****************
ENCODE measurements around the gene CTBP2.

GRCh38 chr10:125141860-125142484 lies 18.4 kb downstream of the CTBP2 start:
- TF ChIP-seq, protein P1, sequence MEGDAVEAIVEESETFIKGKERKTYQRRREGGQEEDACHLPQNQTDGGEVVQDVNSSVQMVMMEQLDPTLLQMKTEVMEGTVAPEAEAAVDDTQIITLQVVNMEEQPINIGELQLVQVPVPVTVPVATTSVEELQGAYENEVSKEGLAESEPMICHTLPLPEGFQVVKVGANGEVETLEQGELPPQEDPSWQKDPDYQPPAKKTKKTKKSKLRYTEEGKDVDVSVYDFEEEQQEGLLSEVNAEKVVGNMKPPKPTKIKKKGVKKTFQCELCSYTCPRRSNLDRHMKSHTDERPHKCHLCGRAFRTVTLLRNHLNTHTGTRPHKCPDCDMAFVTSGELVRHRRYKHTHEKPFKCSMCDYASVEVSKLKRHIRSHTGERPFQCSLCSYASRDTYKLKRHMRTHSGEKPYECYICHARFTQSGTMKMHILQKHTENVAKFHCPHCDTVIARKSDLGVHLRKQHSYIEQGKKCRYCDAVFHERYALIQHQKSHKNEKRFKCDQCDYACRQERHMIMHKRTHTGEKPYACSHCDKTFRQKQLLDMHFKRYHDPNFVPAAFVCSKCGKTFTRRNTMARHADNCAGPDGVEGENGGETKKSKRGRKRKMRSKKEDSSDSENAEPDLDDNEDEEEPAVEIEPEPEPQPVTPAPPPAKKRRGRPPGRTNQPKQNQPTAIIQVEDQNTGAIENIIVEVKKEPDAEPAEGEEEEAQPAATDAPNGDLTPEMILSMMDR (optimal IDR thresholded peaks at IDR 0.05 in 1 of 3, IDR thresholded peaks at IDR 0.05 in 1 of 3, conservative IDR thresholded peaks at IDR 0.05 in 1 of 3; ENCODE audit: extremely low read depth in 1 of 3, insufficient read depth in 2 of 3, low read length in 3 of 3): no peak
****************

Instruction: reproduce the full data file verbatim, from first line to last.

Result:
ENCODE measurements around the gene CTBP2.

GRCh38 chr10:125141860-125142484 lies 18.4 kb downstream of the CTBP2 start:
- TF ChIP-seq, protein P1, sequence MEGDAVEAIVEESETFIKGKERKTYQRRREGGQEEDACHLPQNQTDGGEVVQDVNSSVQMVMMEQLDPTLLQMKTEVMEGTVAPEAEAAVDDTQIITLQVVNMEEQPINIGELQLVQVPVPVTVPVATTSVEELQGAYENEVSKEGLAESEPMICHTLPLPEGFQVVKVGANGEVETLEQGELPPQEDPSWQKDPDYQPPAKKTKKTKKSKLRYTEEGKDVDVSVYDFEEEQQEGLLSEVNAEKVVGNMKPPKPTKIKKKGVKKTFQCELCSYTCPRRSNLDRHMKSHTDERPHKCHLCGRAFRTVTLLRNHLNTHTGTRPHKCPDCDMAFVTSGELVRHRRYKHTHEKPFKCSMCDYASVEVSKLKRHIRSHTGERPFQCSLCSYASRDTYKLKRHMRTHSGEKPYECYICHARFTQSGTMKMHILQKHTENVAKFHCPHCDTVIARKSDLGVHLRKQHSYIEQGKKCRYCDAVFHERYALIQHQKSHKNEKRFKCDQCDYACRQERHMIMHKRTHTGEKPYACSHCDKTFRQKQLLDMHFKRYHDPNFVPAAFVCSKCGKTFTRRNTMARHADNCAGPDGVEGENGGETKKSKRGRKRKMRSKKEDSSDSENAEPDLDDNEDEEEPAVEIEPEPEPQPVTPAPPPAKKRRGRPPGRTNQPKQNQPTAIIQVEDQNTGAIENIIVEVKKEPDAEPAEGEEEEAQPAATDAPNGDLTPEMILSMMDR (optimal IDR thresholded peaks at IDR 0.05 in 1 of 3, IDR thresholded peaks at IDR 0.05 in 1 of 3, conservative IDR thresholded peaks at IDR 0.05 in 1 of 3; ENCODE audit: extremely low read depth in 1 of 3, insufficient read depth in 2 of 3, low read length in 3 of 3): no peak